The media were unimpressed by Liverpool’s freestyle mentality and defending in the 4-3 win over Salzburg, but lauded the Reds’ attacking brilliance.
Jurgen Klopp’s European champions edged a thriller at Anfield to get the defence of the trophy up and running.
It was a night that saw Liverpool’s blistering attack bail out the defence in contrast to the Sheffield United win, and Klopp will have to find a better balance for Saturday’s tough test against Leicester.
Before the focus turns to that game, here’s how the media assessed a crazy night at Anfield.
The media thought Liverpool’s showoff approach was problematic but also commended Salzburg’s bravery…
The Telegraph’s Chris Bascombe felt the Reds were “unusually arrogant” and thought this contributed to a loss of concentration while also riling Salzburg up to fight back:
“Twenty-two minutes later they were level, admirably benefiting what can only be described as unusual arrogance from the European champions who sacrificed their usual endeavour to mimic the Harlem Globetrotters.”
The Mirror’s David Maddock praised the visitors for going toe-to-toe with the Reds and particularly admired the way Salzburg did not change their approach:
“We must thank the wonderfully innocent tactics of Salzburg.
“They decided the only way to counter the threat of possibly the most dangerous pair of full backs in Europe…was to give them acres of space to operate in.
“They were prepared to slug end to end with the Champions of Europe and one of the most potent teams on the planet. It almost worked too, as somehow they turned the game on its head by dragging back all three goals either side of half time.”
For Goal, Neil Jones commended the Austrian side for a fearless performance and sticking to their attacking principles:
“Salzburg deserve credit—Jesse March’s side are young and fearless, and few sides will commit as many men to attack on this ground this season—but it will worry Klopp how easily his side collapsed from 3-0.”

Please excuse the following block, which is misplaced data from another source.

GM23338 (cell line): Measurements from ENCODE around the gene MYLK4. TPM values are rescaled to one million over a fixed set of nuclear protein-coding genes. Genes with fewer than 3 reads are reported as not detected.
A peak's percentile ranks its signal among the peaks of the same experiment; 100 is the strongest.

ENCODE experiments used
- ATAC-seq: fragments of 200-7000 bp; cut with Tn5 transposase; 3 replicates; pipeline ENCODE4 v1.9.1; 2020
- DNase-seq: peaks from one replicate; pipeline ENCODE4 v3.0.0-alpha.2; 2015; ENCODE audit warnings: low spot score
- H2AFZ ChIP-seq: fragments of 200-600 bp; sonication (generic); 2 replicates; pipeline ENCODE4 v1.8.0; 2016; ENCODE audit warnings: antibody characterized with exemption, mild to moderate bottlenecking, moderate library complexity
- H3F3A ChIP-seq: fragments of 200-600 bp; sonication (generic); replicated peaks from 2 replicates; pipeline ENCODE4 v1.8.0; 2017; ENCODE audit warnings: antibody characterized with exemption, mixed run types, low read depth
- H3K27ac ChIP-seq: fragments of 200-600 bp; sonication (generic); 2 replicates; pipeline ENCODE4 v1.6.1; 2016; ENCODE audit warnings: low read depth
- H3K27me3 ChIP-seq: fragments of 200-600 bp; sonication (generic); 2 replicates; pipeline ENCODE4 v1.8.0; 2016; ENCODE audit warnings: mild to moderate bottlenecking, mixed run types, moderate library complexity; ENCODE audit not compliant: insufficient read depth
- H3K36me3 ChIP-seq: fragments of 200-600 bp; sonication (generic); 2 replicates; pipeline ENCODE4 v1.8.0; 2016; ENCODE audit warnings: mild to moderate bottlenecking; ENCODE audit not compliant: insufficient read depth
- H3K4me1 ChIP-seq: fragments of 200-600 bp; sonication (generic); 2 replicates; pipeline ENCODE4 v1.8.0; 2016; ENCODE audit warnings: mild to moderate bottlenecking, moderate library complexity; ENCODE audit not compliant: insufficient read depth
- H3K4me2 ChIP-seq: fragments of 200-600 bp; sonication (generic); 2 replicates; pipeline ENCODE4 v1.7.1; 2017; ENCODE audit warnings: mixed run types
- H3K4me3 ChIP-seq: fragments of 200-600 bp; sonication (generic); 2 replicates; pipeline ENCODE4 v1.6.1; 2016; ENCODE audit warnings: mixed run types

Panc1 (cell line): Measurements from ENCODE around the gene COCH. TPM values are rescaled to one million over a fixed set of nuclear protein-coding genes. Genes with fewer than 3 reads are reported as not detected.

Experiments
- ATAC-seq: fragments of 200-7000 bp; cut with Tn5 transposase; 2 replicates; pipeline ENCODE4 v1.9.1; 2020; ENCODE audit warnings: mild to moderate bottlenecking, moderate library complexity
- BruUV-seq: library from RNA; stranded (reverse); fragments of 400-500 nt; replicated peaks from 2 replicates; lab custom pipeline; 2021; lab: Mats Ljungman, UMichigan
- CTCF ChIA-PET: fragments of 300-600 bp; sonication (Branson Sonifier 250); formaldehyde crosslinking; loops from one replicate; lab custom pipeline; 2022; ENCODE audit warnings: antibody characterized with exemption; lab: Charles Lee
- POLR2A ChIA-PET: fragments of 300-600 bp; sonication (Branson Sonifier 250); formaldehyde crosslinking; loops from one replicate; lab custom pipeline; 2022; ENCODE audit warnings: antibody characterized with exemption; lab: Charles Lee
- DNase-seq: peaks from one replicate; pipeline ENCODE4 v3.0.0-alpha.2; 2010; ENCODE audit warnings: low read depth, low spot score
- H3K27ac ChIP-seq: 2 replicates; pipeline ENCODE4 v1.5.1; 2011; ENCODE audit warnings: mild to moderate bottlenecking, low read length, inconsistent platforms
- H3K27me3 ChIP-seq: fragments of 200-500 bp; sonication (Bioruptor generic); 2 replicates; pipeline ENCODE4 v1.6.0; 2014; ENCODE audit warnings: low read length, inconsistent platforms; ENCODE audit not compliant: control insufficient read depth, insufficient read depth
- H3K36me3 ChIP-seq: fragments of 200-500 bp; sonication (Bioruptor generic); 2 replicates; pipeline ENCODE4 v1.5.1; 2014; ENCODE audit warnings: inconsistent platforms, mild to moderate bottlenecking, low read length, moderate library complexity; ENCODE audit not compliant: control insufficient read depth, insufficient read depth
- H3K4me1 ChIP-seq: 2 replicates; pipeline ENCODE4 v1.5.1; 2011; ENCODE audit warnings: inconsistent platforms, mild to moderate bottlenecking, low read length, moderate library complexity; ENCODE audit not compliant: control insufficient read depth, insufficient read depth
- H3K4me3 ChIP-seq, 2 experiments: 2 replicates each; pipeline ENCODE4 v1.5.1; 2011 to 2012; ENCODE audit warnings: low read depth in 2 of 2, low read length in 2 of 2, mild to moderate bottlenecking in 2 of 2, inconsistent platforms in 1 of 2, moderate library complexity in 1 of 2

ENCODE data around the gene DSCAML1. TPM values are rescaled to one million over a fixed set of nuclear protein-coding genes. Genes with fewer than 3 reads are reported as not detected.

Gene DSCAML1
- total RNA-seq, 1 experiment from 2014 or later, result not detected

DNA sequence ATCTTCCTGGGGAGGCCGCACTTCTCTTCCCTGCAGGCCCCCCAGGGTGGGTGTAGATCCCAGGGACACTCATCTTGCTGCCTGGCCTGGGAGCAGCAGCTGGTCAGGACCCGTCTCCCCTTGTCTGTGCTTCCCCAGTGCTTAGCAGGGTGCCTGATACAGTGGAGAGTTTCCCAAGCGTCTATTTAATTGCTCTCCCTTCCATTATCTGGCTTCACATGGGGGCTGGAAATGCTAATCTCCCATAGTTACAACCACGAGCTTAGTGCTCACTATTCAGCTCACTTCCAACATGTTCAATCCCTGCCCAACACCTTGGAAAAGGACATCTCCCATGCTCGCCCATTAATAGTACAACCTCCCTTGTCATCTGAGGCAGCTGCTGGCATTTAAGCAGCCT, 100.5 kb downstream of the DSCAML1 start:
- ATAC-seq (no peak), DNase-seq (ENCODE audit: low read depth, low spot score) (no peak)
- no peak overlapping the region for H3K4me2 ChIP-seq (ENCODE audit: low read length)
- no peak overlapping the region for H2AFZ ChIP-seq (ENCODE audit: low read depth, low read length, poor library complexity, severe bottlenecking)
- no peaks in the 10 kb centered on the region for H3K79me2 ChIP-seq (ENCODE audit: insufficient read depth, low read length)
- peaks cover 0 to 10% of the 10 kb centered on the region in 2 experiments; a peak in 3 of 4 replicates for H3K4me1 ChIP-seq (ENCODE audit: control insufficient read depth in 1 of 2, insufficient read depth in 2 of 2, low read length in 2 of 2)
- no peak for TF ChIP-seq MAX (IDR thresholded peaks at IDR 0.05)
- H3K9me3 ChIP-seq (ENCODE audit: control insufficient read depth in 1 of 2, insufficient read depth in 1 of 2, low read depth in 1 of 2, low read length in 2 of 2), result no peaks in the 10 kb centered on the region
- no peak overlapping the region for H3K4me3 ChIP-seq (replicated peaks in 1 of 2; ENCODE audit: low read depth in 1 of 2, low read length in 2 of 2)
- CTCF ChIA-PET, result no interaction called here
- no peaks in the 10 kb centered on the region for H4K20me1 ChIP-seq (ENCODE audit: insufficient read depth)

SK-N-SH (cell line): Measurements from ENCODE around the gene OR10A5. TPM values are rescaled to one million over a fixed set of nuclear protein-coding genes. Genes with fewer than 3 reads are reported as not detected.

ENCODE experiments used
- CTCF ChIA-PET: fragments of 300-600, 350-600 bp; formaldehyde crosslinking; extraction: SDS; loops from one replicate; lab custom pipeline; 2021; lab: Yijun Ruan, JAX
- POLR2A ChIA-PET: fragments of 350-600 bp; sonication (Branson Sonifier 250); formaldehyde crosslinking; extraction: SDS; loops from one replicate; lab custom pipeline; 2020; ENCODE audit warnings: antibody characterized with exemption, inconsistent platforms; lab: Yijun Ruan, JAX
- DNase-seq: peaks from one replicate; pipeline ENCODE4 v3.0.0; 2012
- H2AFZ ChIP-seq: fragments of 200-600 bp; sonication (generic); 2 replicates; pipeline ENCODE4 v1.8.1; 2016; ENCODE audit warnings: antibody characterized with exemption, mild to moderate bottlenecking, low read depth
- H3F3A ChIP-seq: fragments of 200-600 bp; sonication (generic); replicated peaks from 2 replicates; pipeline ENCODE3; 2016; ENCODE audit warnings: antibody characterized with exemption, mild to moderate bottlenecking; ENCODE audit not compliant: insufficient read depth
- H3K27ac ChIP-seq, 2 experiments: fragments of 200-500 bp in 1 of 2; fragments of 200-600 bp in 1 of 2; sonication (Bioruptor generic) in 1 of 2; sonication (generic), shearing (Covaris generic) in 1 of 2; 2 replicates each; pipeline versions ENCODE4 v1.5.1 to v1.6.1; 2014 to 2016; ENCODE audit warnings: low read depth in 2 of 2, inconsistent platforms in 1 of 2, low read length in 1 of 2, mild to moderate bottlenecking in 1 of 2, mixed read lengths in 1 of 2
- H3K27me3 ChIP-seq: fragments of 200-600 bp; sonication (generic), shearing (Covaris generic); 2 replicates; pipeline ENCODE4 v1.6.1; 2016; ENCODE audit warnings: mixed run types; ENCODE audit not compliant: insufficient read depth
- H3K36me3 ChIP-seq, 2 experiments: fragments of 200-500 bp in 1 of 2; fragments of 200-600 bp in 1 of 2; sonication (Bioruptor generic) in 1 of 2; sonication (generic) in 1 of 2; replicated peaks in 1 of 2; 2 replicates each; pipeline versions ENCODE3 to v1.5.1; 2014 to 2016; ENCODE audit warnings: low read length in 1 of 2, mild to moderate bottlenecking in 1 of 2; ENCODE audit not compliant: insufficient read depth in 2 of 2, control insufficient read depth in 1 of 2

Meanwhile, Bascombe made an interesting observation on how the Galactico-like feeling around the Reds and the touristic atmosphere led to premature exhibition football and a loss of focus:
“Indeed, there are moments when Anfield treads a fine line during the early group games between legendary venue and tourist attraction, as many visitors holding mobile phone cameras and directing them towards the scarves as joining in the songs.
“On occasion it seemed too much, as if Liverpool were starting to play to the gallery rather than always pick the right pass. Liverpool’s players contributed to the sense of theatre.”
While criticising Liverpool’s showboating, reporters did praise the Reds for responding well when pegged back…
ESPN’s Liam Wheeler was impressed by the way Liverpool held their nerve and carved out a vital winner:
“Despite a near-colossal slip-up, Jurgen Klopp‘s side showed huge character to hold their nerve and carve out a winner with the scores level at 3-3.”
“This time, it was the defence that ultimately benefited, Milner joining the over-worked Fabinho at the base of the midfield and providing extra cover for a teetering back line.”
Wheeler also praised Klopp’s in-game management, assessing that the German’s formation change to 4-2-3-1 worked well once again:
“That blend of experience and energy proved vital and helped Liverpool to regain a foothold in the game when they were really up against it.”
Members of the media were in awe of the “ideological” Klopp attacking performance…
Jones thought the Reds looked “every inch the champions of Europe” in the stunning first-half blitz:
“They played with verve and a healthy arrogance, scored three wonderful goals and looked every inch the champions of Europe.”